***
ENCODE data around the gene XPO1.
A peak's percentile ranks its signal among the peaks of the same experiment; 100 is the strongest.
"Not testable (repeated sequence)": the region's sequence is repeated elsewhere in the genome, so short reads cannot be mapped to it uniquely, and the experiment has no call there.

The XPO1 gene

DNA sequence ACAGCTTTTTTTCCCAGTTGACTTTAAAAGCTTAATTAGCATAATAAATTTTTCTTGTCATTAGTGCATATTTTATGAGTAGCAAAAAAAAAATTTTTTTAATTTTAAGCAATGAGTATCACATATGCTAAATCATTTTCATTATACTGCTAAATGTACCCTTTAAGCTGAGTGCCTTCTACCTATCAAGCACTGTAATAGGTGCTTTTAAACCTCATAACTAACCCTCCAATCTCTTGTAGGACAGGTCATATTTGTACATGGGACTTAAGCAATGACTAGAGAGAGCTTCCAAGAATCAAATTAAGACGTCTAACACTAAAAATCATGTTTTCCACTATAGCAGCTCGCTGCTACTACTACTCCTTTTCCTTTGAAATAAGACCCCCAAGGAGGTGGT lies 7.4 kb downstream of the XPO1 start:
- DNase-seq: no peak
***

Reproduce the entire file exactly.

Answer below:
ENCODE data around the gene XPO1.
A peak's percentile ranks its signal among the peaks of the same experiment; 100 is the strongest.
"Not testable (repeated sequence)": the region's sequence is repeated elsewhere in the genome, so short reads cannot be mapped to it uniquely, and the experiment has no call there.

The XPO1 gene

DNA sequence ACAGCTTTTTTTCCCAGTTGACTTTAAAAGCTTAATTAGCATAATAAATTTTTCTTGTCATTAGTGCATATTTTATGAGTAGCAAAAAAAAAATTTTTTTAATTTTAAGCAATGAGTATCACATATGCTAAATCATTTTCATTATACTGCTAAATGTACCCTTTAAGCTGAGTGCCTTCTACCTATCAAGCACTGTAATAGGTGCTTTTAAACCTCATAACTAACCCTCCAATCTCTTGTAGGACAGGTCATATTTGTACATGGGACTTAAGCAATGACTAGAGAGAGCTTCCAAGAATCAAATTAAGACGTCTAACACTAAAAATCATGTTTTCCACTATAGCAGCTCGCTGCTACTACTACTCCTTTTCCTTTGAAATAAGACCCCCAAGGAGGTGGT lies 7.4 kb downstream of the XPO1 start:
- DNase-seq: no peak